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TXTWWPoems; E665|     Annotations to Wordsworth's Poems   t1490

TXTWWPoems; E665|        London, 1815, Dedicated to Sr G Beaumont

EDAnnWWPoems; E665|        Titles marked "X" in pencil in the table of Contents are: Lucy
EDAnnWWPoems; E665|        Gray, We Are Seven, The Blind Highland Boy, The Brothers, Strange
EDAnnWWPoems; E665|        Fits of Passion, I met Louisa, Ruth, Michael . . . , Laodamia, To
EDAnnWWPoems; E665|        the Daisy, To the small Celandine, To the Cuckoo, A Night Piece,
EDAnnWWPoems; E665|        Yew Trees, She was a Phantom, I wandered lonely, Reverie of Poor
EDAnnWWPoems; E665|        Susan, Yarrow Unvisited, Yarrow Visited, Resolution and
EDAnnWWPoems; E665|        Independence, The Thorn, Hartleap Well, Tintern Abbey, Character
EDAnnWWPoems; E665|        of a Happy Warrior, Rob Roy's Grave, Expostulation and Reply, The
EDAnnWWPoems; E665|        Tables Turned, Ode to Duty, Miscellaneous Sonnets, Sonnets
EDAnnWWPoems; E665|        Dedicated to Liberty, The Old Cumberland Beggar, Ode--
EDAnnWWPoems; E665|        Intimations, &c.

TXTWWPoems; E665|        PREFACE [PAGE viii] The powers requisite for the production of
TXTWWPoems; E665|        poetry are, first, those of observation and description. . . .
TXTWWPoems; E665|        whether the things depicted be actually present to the senses, or
TXTWWPoems; E665|        have a place only in the memory. . . . 2dly, Sensibility, . . .
TXTWWPoems; E665|
AnnWWPoems; E665|        One Power alone makes a Poet.---Imagination The Divine Vision

TXTWWPoems; E665|        [PAGE 1] Poems Referring to the Period of Childhood
AnnWWPoems; E665|        I see in Wordsworth the Natural Man rising up against the
AnnWWPoems; E665|        Spiritual Man Continually & then he is No Poet but a Heathen
AnnWWPoems; E665|        Philosopher at Enmity against all true Poetry or Inspiration

TXTWWPoems; E665|        [PAGE 3] And I could wish my days to be
TXTWWPoems; E665|        Bound each to each by natural piety.
AnnWWPoems; E665|        There is no such Thing as Natural Piety Because The Natural
AnnWWPoems; E665|        Man is at Enmity with God

TXTWWPoems; E665|        [PAGE 43] To H. C. Six Years Old
AnnWWPoems; E665|        This is all in the highest degree Imaginative & equal to any
AnnWWPoems; E665|        Poet but not Superior I cannot think that Real Poets have any
AnnWWPoems; E665|        competition None are greatest in the Kingdom of Heaven it is so
AnnWWPoems; E665|        in Poetry

TXTWWPoems; E665|        [PAGE 44]
TXTWWPoems; E665|        Influence of Natural Objects
TXTWWPoems; E665|        In calling forth and strengthening the Imagination
TXTWWPoems; E665|        in Boyhood and early Youth.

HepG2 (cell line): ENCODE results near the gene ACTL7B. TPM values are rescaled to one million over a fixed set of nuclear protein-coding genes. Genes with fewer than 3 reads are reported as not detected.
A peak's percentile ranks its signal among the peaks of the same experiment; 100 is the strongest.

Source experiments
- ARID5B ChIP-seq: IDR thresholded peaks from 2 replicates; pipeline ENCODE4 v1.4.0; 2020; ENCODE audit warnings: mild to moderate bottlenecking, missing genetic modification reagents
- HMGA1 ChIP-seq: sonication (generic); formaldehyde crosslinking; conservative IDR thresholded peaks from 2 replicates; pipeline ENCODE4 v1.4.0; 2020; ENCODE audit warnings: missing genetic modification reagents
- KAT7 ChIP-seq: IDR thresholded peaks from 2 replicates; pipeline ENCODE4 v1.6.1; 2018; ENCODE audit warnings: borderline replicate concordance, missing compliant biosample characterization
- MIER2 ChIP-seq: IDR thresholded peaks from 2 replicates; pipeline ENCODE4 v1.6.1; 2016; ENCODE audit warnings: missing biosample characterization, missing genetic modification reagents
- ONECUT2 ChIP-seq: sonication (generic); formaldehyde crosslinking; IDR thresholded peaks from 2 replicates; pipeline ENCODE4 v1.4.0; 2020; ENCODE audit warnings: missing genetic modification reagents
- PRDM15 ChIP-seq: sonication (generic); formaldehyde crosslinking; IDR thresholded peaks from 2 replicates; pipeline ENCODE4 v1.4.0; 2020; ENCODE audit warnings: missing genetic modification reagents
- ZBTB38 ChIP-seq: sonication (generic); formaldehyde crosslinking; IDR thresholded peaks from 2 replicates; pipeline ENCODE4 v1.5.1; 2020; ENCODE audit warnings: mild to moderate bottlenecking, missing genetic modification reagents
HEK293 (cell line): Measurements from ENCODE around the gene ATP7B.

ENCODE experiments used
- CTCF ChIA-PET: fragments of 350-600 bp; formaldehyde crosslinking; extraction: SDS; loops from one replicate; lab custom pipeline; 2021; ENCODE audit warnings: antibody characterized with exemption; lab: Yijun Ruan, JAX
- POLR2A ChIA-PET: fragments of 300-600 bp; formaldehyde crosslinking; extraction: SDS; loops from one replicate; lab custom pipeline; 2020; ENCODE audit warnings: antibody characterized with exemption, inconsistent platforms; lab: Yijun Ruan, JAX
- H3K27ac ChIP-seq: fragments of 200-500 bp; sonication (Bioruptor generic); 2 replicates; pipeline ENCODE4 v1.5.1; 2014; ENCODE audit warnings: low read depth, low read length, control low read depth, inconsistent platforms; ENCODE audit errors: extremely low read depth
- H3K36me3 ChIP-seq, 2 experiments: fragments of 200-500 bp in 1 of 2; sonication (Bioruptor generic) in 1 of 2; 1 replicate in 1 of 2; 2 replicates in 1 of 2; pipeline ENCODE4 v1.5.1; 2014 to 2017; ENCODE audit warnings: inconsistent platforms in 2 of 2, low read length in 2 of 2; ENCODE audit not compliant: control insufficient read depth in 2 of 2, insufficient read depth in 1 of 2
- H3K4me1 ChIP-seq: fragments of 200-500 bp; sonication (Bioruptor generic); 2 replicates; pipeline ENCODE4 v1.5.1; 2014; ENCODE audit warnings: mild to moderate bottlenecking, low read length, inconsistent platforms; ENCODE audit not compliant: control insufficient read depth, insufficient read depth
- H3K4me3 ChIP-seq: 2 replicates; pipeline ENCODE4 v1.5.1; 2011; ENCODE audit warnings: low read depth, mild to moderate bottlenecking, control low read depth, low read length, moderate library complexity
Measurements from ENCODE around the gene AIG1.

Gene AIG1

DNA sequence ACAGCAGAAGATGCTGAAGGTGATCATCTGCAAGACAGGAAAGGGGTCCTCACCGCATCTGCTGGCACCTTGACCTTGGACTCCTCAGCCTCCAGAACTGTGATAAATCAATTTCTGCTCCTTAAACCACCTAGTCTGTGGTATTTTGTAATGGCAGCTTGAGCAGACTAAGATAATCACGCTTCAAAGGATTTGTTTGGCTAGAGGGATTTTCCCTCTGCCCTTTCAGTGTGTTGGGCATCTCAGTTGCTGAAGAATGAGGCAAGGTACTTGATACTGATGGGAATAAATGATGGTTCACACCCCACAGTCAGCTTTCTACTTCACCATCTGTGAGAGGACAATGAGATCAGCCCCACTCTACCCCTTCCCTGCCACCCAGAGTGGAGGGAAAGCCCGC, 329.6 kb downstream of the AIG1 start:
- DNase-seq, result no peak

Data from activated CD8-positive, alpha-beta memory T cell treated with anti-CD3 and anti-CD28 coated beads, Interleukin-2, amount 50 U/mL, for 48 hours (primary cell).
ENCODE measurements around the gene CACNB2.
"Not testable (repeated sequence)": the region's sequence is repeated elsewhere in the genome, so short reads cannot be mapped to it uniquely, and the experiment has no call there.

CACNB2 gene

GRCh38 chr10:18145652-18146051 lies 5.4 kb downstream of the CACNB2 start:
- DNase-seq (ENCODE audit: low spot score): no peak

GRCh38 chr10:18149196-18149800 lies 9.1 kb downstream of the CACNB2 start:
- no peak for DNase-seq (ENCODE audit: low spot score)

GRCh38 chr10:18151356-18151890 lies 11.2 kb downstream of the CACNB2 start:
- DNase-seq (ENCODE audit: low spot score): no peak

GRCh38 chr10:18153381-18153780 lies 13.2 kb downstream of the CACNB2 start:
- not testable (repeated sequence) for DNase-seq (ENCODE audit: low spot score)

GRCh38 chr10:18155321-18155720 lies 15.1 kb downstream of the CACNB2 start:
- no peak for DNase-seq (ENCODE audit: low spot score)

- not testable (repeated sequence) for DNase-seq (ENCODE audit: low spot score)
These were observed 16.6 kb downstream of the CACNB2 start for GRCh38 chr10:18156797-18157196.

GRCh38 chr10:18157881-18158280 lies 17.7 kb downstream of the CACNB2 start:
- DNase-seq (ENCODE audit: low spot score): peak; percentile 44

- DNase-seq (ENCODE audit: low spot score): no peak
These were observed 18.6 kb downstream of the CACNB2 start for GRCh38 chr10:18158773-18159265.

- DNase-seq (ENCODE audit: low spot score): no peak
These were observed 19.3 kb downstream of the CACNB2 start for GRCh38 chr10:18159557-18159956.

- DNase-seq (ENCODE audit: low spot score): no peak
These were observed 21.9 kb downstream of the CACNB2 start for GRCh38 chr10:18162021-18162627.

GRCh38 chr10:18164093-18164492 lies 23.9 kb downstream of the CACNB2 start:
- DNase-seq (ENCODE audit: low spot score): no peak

AnnWWPoems; E665|        Natural Objects always did & now do Weaken deaden &
AnnWWPoems; E665|        obliterate Imagination in Me Wordsworth must know that what he
AnnWWPoems; E665|        Writes Valuable is Not to be found in Nature Read Michael Angelos
AnnWWPoems; E665|        Sonnet vol 2 p. 179   t1491

TXTWWPoems; E665|        [PAGE 341] Essay, Supplementary to the Preface.
AnnWWPoems; E665|        I do not know who wrote these Prefaces they are very
AnnWWPoems; E665|        mischievous & direct contrary to Wordsworths own Practise

TXTWWPoems; E665|        [PAGE 364] From what I saw with my own eyes, I knew that the
TXTWWPoems; E665|        imagery was spurious. In nature every thing is distinct, yet
TXTWWPoems; E665|        nothing defined into absolute independant singleness. In
TXTWWPoems; E665|        Macpherson's work, it is exactly the reverse; every thing (that
TXTWWPoems; E665|        is not stolen) is in this manner defined, insulated, dislocated,
TXTWWPoems; E665|        deadened,--yet nothing distinct. It will always be so when words
TXTWWPoems; E665|        are substituted for things. . . . Yet, much as these pretended
TXTWWPoems; E665|        treasures of antiquity have been admired. . . .
AnnWWPoems; E665|        I Believe both Macpherson & Chatterton, that what they
AnnWWPoems; E665|        say is Ancient, Is so

TXTWWPoems; E666|        [PAGE 365] . . . no Author in the least distinguished, has
TXTWWPoems; E666|        ventured formally to imitate them-- except the Boy, Chatterton,
TXTWWPoems; E666|        on their first appearance.
AnnWWPoems; E666|        I own myself an admirer of Ossian equally with any other
AnnWWPoems; E666|        Poet whatever Rowley & Chatterton also

TXTWWPoems; E666|        [PAGE 375, final paragraph] . . . if [the Writer] were not
TXTWWPoems; E666|        persuaded that the Contents of these Volumes . . . evinced
TXTWWPoems; E666|        something of the "Vision and the Faculty divine," . . . he would
TXTWWPoems; E666|        not, if a wish could do it, save them from immediate
TXTWWPoems; E666|        destruction.
AnnWWPoems; E666|        It appears to me as if the last Paragraph beginning With "Is
AnnWWPoems; E666|        it the result" Was writ by another hand & mind from the rest of
AnnWWPoems; E666|        these Prefaces. Perhaps they are the opinions of Sr G Beaumont a
AnnWWPoems; E666|        Landscape Painter   t1492 Imagination is the Divine Vision not of The
AnnWWPoems; E666|        World nor of Man nor from Man as he is a Natural Man but only as
AnnWWPoems; E666|        he is a Spiritual Man Imagination has nothing to do with Memory


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